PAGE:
The Road focuses on the bond between a father and his son. Throughout the novel the father states that taking care of his son “is my job”. Examples of this are after the father and son encounter the “bad guys” for the first time and as the father washes “a dead man’s brains out of his [the son’s] hair” (McCarthy 63). The father is surviving primarily for the sake of his son. He puts himself second and entirely devotes himself to the safety and well-being of his son. When they are living on scarce quantities of food and water, the father ensures that the son receives a sufficient amount, even if that means he has to give up his share. The father wraps the son in their blankets and clothes during cold nights to make s...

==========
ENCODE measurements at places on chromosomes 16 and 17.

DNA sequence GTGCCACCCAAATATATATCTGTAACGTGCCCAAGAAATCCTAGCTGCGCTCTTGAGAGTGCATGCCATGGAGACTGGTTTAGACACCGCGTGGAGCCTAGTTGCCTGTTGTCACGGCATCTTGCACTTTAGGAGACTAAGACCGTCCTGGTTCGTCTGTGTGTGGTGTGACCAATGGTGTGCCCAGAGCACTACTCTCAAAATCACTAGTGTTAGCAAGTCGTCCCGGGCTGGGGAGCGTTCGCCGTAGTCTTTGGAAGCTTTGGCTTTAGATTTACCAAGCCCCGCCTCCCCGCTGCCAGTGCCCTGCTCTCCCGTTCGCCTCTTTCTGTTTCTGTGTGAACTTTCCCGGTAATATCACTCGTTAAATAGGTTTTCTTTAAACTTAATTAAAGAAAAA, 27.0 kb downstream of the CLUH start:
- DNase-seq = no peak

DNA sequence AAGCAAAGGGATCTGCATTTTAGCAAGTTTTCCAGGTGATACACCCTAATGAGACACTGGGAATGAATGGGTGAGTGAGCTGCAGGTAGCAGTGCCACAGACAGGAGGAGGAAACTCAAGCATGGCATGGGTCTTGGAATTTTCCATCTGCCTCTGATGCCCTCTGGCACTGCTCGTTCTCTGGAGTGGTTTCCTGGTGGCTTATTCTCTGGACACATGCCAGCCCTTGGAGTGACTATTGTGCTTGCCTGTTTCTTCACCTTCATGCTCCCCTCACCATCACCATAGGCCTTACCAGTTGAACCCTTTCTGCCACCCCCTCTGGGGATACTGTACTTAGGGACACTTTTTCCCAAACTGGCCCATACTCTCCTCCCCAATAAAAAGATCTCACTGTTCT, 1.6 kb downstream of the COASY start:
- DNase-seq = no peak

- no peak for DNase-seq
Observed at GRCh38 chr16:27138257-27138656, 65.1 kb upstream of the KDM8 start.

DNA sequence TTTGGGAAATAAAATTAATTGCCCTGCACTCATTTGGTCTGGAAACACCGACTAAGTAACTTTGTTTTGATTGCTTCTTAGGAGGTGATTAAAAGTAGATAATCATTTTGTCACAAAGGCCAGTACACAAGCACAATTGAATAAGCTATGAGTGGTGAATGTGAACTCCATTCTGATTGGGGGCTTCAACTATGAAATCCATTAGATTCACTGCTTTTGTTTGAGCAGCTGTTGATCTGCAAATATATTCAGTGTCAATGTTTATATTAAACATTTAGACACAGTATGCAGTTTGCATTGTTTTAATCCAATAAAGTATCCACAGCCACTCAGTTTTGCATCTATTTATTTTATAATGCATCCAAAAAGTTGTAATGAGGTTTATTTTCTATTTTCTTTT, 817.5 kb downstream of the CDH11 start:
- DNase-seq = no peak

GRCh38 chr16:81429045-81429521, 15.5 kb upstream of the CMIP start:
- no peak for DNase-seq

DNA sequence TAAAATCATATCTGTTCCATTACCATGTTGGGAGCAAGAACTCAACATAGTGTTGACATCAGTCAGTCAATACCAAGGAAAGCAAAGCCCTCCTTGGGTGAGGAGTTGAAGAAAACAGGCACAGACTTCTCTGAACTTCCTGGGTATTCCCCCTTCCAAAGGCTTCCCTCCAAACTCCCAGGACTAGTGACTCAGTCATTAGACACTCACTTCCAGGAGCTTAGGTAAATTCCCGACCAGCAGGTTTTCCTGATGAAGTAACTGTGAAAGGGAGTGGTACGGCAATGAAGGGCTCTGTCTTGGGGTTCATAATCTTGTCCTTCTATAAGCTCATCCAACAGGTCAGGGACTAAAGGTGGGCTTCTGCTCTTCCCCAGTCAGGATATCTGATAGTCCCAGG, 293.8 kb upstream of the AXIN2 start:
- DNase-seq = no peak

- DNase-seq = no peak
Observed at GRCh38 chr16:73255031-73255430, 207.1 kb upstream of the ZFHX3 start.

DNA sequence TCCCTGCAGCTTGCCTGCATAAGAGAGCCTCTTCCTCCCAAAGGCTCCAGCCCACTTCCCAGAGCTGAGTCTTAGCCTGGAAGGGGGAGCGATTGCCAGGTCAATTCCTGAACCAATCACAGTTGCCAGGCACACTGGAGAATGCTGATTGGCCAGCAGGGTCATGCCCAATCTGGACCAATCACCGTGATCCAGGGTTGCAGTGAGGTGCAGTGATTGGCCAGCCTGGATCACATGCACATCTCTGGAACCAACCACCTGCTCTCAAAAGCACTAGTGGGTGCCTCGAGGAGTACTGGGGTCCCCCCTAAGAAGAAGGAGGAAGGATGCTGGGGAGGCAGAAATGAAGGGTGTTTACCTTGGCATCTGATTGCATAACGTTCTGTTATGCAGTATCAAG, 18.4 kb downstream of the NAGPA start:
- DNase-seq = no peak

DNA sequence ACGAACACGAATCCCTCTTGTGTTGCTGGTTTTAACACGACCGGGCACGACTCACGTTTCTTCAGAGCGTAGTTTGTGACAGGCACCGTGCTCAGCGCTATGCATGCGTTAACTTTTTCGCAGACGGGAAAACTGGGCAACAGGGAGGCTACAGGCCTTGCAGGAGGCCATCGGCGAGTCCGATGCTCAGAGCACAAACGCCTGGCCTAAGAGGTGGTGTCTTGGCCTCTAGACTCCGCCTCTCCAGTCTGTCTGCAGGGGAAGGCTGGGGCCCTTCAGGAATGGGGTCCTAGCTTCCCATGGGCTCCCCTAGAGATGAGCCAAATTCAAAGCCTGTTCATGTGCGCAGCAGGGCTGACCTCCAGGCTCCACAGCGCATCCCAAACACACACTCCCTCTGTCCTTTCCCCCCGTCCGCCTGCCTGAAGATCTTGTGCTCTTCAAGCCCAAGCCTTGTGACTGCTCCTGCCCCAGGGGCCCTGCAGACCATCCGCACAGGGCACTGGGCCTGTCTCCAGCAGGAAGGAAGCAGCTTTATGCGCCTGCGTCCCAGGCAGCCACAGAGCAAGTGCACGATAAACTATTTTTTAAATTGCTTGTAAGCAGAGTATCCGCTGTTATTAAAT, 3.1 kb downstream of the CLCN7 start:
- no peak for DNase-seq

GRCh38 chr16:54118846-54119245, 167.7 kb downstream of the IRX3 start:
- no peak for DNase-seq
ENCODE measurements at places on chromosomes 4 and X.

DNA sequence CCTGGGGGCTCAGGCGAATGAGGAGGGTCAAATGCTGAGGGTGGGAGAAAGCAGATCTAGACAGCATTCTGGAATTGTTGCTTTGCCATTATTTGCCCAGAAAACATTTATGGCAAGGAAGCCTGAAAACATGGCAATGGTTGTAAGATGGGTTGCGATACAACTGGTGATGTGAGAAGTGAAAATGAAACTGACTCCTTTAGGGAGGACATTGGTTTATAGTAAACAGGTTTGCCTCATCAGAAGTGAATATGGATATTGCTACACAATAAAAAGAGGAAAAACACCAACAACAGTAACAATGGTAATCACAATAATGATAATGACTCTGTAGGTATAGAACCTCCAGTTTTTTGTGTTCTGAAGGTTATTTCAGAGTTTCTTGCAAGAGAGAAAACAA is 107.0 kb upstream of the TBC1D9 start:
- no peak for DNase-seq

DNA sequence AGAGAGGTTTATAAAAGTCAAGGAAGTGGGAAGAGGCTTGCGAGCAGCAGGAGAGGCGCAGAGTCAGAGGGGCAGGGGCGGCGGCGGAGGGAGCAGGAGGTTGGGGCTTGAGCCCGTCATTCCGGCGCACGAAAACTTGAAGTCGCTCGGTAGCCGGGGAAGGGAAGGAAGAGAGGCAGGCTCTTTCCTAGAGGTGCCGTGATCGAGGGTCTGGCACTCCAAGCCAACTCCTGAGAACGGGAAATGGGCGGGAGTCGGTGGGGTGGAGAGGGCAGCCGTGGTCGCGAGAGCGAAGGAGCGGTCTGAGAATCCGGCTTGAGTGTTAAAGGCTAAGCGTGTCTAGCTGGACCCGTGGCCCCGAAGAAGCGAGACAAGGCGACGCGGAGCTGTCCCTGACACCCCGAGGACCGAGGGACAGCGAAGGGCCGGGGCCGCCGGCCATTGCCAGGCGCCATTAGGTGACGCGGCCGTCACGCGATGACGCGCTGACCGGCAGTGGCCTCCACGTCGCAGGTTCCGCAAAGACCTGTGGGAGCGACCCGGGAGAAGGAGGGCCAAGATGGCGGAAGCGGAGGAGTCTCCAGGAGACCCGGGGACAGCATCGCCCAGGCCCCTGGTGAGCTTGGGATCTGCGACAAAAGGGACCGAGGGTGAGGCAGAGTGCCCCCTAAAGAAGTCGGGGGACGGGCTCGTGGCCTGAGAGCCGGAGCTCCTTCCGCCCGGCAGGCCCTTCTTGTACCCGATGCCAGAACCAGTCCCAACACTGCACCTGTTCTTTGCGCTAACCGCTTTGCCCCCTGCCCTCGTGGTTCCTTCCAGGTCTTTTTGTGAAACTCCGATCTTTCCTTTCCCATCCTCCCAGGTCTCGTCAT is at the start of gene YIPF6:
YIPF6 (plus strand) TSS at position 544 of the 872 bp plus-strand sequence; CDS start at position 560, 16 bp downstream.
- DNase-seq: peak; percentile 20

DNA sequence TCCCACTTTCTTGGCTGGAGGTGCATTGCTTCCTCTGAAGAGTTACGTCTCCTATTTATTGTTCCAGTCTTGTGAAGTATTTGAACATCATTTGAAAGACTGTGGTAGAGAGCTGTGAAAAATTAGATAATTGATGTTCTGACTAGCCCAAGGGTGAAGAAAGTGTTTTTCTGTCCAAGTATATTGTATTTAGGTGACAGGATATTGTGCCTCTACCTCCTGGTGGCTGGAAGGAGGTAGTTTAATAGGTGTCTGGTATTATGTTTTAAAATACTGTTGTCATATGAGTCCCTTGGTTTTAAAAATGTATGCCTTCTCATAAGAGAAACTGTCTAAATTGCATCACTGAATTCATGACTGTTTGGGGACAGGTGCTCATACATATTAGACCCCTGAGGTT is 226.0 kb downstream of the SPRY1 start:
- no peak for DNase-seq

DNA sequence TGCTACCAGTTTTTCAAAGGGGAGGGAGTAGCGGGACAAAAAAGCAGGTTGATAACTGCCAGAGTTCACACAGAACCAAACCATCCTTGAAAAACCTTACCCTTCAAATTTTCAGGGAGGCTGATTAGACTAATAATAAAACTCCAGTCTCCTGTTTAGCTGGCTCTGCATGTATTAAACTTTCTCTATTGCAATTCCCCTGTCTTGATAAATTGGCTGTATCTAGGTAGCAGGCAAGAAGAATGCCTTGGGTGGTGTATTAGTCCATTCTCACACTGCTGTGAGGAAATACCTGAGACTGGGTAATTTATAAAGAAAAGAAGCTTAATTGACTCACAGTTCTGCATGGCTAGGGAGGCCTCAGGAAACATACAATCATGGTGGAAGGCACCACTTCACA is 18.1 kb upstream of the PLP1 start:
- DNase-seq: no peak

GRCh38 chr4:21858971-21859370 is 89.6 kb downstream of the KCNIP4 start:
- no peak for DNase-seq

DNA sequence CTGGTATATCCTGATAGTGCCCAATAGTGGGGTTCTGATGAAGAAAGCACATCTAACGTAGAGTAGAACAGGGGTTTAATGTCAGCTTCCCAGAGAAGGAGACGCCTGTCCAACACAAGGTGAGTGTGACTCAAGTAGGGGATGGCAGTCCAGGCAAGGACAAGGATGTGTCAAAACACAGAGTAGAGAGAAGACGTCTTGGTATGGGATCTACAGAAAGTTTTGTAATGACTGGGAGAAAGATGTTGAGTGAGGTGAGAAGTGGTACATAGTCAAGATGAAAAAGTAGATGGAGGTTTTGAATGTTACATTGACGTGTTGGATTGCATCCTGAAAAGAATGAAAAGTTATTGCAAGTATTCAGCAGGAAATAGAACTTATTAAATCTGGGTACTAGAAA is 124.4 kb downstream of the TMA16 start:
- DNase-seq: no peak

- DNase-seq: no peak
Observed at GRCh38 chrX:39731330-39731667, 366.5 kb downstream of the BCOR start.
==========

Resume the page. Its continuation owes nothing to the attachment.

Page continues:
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...st definition, the characters are no longer living. They are already dead, having no chance to enjoy fun moments. But the latter definition still gives them life. Though the characters are still living and breathing, some are barely doing so, and a number of the characters succumb to death by the end of the novel. But before they succumb, the characters are instigated, by their relationship to family and friends, to resist death. Love is shown to dominate life, and the degree to which someone will want to live. But when the love is lost, the will is lost. In the case of survival, as well as in other cases of lost love in relationships, memories of the past arise, and people feel angry, guilty and lonely. To live is to love.
McCarthy, Cormac. The Road. New York: Vintage, 2006. Print.
Bradbury, Ray. The Illustrated Man. Toronto: Bantam, 1982. Print.
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